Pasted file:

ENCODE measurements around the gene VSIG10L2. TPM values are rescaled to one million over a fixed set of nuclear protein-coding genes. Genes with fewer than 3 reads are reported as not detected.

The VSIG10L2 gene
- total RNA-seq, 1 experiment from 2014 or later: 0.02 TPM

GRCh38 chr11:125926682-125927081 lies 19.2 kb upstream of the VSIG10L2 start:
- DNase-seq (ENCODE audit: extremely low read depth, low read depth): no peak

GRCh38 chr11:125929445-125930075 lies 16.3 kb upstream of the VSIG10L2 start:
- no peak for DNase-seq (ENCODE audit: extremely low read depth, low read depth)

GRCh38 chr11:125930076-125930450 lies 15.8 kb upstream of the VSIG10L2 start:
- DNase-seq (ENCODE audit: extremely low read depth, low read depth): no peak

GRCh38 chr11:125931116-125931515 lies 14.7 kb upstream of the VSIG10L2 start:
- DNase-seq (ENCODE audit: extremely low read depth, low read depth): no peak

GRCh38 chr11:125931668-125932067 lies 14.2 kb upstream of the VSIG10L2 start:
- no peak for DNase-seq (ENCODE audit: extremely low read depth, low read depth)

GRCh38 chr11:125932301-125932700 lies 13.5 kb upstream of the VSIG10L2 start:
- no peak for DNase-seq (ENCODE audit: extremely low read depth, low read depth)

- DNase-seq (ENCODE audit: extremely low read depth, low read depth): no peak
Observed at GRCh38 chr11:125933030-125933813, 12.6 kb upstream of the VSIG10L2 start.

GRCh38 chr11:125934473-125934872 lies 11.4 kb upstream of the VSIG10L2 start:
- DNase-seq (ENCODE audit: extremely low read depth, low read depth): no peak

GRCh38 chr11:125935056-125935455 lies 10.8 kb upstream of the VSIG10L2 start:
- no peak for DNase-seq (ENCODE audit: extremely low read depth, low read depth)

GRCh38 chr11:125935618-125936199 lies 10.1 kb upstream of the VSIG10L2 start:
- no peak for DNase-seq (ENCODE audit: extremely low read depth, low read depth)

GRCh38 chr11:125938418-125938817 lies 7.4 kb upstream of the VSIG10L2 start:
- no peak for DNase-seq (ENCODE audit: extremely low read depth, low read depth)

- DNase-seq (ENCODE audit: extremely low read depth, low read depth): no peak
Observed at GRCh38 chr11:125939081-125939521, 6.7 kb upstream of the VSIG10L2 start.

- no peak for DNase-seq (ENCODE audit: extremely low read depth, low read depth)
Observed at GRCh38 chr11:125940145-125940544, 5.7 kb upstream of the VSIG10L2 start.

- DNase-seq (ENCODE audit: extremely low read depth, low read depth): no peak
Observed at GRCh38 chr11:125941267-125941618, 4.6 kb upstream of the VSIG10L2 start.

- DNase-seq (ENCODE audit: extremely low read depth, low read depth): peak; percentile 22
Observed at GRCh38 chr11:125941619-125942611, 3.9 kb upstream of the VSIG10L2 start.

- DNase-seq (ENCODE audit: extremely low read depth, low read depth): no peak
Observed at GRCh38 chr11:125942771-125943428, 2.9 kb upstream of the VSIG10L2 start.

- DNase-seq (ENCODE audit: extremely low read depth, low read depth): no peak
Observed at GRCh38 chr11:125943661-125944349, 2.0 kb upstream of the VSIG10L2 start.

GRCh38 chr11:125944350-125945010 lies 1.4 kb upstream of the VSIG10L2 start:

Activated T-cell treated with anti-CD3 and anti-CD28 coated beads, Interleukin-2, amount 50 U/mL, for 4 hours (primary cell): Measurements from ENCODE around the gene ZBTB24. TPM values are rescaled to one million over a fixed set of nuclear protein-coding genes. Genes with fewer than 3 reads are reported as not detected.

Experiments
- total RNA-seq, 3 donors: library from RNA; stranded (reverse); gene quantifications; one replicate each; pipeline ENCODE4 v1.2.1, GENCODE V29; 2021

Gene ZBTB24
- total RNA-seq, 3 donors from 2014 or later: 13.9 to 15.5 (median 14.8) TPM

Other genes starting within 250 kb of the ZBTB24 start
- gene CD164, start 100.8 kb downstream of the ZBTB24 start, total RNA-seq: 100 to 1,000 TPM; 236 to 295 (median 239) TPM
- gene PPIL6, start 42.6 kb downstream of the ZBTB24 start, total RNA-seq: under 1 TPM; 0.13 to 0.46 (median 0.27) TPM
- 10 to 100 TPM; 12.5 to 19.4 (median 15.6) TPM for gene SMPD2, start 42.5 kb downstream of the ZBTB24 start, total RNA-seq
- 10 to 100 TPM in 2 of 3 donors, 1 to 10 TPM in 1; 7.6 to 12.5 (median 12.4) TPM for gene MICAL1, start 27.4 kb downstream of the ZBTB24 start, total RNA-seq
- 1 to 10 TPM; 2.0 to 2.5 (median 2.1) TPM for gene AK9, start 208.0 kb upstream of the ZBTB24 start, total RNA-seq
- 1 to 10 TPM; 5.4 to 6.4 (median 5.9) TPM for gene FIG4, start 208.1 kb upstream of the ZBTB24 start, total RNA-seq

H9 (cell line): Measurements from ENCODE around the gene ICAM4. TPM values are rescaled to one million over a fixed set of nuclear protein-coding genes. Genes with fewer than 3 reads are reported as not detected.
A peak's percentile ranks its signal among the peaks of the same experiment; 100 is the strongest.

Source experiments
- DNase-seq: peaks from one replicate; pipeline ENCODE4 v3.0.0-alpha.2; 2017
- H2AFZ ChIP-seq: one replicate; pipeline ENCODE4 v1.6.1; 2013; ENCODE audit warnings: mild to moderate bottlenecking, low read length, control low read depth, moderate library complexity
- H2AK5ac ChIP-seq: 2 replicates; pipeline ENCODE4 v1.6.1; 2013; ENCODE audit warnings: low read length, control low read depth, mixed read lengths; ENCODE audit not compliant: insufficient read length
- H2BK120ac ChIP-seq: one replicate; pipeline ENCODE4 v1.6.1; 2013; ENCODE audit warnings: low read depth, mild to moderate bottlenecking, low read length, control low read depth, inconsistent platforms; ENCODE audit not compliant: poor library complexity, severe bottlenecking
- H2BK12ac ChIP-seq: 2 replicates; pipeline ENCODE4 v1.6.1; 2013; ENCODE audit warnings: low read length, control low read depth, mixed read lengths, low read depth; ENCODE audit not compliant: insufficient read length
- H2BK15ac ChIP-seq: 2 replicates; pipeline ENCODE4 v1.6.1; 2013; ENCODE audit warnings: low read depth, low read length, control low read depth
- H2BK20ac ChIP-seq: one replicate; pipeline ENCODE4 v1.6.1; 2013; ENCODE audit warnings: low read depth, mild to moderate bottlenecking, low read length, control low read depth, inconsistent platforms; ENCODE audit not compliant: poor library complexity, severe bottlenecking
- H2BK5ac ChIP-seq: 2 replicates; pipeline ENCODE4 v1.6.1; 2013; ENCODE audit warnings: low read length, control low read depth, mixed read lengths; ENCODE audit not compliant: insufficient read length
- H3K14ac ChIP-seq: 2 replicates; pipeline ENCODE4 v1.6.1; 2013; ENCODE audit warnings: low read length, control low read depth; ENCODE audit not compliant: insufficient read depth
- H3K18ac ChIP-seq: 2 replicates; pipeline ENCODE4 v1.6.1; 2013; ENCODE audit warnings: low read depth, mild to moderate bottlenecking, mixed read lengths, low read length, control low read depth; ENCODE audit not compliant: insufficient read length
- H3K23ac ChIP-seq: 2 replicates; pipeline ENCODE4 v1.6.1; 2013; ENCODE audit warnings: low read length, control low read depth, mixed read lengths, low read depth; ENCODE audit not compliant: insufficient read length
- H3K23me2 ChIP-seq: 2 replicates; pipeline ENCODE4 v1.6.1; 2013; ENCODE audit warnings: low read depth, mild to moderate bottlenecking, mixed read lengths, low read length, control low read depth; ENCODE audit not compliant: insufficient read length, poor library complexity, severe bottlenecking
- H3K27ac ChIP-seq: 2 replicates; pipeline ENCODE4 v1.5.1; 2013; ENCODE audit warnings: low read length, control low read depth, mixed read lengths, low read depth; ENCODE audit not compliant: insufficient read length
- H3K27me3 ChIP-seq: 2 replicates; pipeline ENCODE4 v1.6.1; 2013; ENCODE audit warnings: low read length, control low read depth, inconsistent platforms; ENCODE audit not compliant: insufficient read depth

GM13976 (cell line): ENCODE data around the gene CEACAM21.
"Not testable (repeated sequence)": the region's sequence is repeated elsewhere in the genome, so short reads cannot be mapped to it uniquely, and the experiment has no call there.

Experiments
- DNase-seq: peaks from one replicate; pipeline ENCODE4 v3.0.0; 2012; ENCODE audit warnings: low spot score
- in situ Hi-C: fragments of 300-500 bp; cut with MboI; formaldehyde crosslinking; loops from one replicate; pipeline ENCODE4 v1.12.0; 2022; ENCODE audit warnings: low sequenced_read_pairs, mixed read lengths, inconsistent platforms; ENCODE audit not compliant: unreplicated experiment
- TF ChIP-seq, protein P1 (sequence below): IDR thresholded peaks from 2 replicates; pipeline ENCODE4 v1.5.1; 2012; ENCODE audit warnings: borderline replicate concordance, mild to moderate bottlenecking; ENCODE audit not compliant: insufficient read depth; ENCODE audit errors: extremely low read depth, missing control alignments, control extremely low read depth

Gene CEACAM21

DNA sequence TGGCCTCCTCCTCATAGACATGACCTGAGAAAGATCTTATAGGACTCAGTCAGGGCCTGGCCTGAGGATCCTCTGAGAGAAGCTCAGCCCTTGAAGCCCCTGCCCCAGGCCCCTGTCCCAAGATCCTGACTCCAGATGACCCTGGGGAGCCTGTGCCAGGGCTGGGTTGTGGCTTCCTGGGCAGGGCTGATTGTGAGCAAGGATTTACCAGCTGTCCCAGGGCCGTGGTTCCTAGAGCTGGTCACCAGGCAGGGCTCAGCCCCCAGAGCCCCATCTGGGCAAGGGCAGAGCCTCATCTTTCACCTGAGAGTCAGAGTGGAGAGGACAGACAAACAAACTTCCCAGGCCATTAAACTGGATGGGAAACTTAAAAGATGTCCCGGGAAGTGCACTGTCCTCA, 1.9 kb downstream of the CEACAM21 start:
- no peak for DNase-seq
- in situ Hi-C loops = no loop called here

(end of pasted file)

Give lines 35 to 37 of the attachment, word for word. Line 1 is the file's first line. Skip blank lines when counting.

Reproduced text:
Observed at GRCh38 chr11:125942771-125943428, 2.9 kb upstream of the VSIG10L2 start.

- DNase-seq (ENCODE audit: extremely low read depth, low read depth): no peak
Observed at GRCh38 chr11:125943661-125944349, 2.0 kb upstream of the VSIG10L2 start.